Milan

Italy threatened with downgrade, bond rate soars

Interest on 10-year BTP reaches highest level since October

Italy threatened with downgrade, bond rate soars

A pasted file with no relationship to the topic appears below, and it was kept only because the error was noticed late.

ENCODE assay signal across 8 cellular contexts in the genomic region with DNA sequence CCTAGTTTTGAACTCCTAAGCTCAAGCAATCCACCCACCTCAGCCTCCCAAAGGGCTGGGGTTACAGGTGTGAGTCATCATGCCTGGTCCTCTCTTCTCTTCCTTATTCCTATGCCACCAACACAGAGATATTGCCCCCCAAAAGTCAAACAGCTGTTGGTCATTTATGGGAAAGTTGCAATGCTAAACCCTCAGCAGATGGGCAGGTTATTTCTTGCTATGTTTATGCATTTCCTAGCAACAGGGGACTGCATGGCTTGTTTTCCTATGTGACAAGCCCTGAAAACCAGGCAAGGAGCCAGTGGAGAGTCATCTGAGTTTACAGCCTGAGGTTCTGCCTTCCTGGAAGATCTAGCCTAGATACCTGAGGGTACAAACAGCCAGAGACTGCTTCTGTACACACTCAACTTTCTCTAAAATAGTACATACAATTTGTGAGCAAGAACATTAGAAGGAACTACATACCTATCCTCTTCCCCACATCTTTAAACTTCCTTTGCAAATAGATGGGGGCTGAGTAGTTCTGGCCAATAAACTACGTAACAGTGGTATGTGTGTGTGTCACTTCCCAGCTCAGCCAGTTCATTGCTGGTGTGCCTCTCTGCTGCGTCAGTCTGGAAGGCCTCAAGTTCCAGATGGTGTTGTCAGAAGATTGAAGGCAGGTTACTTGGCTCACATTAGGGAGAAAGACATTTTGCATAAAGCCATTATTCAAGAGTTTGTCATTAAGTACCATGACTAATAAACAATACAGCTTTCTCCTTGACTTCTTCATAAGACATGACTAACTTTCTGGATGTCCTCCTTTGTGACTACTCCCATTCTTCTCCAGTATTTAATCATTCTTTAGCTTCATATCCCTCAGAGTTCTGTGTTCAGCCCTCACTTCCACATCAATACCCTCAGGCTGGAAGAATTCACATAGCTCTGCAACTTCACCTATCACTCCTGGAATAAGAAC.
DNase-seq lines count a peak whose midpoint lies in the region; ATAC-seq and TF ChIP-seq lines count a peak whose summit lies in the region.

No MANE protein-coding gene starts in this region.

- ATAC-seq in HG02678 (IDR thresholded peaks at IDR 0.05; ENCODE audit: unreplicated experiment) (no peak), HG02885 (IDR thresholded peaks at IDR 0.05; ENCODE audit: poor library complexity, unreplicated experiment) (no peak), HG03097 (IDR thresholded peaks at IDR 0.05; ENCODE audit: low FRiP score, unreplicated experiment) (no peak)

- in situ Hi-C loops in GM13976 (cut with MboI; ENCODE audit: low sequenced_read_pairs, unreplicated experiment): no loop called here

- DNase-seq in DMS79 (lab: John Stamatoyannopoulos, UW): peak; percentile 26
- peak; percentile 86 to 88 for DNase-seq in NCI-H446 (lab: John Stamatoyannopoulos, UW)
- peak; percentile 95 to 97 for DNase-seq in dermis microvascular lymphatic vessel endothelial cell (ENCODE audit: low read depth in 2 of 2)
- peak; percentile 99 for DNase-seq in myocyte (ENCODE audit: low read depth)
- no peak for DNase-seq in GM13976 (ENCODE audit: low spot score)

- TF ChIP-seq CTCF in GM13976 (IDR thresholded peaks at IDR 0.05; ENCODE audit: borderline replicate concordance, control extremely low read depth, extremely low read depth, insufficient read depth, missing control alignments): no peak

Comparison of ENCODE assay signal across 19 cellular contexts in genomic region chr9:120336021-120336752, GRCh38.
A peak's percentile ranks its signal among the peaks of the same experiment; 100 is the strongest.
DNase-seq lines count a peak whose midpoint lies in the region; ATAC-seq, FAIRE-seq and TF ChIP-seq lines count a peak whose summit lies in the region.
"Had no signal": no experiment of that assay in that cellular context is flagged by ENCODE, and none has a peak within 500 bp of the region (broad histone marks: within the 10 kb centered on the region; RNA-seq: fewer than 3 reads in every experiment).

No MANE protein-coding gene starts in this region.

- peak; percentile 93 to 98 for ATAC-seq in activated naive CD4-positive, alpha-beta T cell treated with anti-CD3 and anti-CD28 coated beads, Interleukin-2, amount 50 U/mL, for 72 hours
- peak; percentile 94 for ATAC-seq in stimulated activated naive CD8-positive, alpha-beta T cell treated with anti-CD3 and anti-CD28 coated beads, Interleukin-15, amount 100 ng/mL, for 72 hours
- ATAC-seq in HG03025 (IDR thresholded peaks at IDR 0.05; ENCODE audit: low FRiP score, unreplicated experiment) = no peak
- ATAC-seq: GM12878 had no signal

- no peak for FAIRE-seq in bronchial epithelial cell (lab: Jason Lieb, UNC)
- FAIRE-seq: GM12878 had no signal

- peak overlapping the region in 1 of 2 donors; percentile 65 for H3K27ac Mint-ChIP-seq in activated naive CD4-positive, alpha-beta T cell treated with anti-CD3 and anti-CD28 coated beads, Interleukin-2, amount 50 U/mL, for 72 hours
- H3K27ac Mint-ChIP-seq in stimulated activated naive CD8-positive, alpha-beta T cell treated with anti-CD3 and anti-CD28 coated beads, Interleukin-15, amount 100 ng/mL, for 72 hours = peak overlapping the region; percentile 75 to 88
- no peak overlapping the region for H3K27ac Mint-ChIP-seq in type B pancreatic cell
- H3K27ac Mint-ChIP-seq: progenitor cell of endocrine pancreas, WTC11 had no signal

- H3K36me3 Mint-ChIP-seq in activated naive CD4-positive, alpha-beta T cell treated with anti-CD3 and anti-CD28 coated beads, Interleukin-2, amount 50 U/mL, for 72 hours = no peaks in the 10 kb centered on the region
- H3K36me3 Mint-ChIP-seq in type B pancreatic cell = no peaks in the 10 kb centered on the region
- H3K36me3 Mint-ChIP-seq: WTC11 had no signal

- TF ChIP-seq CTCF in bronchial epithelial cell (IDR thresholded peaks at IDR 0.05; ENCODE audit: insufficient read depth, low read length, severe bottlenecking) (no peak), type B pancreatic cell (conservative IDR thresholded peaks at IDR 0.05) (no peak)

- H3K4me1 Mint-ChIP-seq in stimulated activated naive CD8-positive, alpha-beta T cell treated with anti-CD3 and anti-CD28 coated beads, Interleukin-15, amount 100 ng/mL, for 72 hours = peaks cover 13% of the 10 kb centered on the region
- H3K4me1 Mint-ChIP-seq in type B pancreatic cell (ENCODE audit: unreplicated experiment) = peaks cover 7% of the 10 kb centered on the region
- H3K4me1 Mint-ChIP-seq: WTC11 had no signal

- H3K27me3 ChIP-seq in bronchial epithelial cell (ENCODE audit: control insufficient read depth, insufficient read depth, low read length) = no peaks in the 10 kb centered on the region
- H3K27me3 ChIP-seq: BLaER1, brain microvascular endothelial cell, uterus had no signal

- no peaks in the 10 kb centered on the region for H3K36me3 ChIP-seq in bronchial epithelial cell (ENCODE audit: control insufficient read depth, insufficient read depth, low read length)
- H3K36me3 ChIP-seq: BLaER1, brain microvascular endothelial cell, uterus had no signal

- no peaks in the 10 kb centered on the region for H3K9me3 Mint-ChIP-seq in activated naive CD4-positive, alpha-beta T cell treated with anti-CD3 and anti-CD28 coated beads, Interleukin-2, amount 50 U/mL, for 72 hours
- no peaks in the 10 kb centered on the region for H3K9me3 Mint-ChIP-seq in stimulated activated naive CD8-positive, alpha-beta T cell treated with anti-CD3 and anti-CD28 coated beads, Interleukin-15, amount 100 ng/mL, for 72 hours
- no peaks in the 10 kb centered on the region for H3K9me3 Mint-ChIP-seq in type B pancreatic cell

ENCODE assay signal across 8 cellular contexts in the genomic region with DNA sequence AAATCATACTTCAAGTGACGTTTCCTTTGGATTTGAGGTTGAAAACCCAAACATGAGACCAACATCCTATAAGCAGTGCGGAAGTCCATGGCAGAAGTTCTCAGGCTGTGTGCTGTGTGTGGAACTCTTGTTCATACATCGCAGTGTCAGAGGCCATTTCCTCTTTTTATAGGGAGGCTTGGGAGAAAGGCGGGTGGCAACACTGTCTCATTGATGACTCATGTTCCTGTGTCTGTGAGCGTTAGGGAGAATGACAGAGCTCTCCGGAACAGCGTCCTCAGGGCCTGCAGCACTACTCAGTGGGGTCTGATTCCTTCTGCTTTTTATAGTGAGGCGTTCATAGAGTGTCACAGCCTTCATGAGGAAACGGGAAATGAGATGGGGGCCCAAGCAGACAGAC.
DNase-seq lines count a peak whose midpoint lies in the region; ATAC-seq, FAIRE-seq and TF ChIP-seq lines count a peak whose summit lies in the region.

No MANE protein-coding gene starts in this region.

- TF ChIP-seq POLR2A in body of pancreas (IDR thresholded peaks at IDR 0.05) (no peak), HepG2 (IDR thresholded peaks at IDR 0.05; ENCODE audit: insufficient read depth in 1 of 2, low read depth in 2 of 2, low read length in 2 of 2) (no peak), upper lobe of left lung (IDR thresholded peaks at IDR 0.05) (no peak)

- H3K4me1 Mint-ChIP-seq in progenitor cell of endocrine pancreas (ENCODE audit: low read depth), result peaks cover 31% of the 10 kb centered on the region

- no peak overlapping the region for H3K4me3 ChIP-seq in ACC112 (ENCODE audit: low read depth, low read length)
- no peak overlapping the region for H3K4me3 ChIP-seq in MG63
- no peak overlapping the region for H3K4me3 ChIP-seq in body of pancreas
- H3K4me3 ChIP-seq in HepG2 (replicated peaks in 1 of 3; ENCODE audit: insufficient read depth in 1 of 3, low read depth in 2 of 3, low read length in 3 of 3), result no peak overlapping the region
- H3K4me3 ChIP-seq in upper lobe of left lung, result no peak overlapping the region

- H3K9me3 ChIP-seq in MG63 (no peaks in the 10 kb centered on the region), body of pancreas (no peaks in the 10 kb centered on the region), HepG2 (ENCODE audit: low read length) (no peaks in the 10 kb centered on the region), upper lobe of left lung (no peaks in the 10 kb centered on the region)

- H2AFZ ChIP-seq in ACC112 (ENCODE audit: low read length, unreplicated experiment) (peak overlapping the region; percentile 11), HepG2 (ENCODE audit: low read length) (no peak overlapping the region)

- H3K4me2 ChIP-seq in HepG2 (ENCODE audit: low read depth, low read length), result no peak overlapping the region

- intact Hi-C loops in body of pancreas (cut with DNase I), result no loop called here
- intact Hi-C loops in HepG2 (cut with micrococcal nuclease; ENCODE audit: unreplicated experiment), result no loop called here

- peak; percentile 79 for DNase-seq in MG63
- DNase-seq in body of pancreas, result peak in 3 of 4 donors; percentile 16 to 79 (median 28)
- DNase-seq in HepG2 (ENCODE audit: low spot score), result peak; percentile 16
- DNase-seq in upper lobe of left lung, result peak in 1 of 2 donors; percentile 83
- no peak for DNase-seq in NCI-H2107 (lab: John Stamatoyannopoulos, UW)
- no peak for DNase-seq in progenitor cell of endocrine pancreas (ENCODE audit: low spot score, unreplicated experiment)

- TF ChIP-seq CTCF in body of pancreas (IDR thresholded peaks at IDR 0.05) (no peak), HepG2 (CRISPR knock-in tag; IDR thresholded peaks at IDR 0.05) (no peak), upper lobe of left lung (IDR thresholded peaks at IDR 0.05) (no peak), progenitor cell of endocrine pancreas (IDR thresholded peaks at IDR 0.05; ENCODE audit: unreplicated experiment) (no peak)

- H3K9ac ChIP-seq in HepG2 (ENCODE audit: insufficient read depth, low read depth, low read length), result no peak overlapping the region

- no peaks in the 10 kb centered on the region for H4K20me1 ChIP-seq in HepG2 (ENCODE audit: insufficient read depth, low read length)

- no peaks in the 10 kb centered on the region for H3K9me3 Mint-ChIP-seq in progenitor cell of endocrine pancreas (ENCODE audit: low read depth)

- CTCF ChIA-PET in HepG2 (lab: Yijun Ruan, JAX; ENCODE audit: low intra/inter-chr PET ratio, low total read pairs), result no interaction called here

Milan, February 27 - Italy's borrowing costs soared at a Treasury auction on Wednesday and Moody's threatened to downgrade the country's credit rating after its general election failed to produce a clear winner. Pier Luigi Bersani's centre-left alliance came first in Sunday and Monday's vote but it failed to win a working majority in the Senate. Wednesday's sale of five-year and 10-year BTP bonds was seen as a key test of investor sentiment, with the country at risk of being mired in prolonged political deadlock. The interest rate on 10-year Italian bonds soared to 4.83%, the highest level since October. It was 4.17% at the last equivalent auction in January. The rate on five-year bonds went up to 3.59%, compared to 2.94% at last month's auction. The spread between the 10-year Italian bond and the German benchmark held relatively stable despite the outcome of the auction. The spread stood at 345 basis points at around 12.30 local time, one point higher than its closing level on Tuesday. The spread, a key measure of Italy's borrowing costs, had fallen to 340 before the auction, having gained over 50 points on Tuesday when the election result became clear. Italy was at the centre of the eurozone debt crisis and it looked in danger of plunging into a Greek-style meltdown in 2011 before reforms and austerity measures passed by outgoing Premier Mario Monti's emergency government of unelected technocrats eased the pressure. There are fears that the uncertain situation in Italy could reignite problems for the whole eurozone. Moody's has said the country's credit rating is under threat. "We would consider downgrading Italy's government debt rating in the event of additional material deterioration in the country's economic prospects or difficulties in implementing reform," Moody's said. "A deterioration in funding conditions as a result of new, substantial domestic economic and financial shocks from the euro area debt crisis would also place downward pressure on Italy's rating." Moody's gave Italy's long-term debt a rating of Baa2, two notches above junk status, in July 2012, when it said there were risks that Monti's policies may not continue. Another rating agency, Standard & Poor's, said the election outcome would not immediately affect Italy's sovereign rating, while stressing that it could in the future. Meanwhile, the risk level of Italian bonds, as measured by credit-default swaps (CDS) insuring them, climbed above that of Spain's on Wednesday. The Italian CDS level rose to 291 basis points, compared to 290 for those of Spain, which has also been battling with a financial crisis. The spread between 10-year Italian and Spanish bonds, another measure of investor confidence, remained in Italy's favour, although it dropped to 45 basis points, the lowest level since May 2012.

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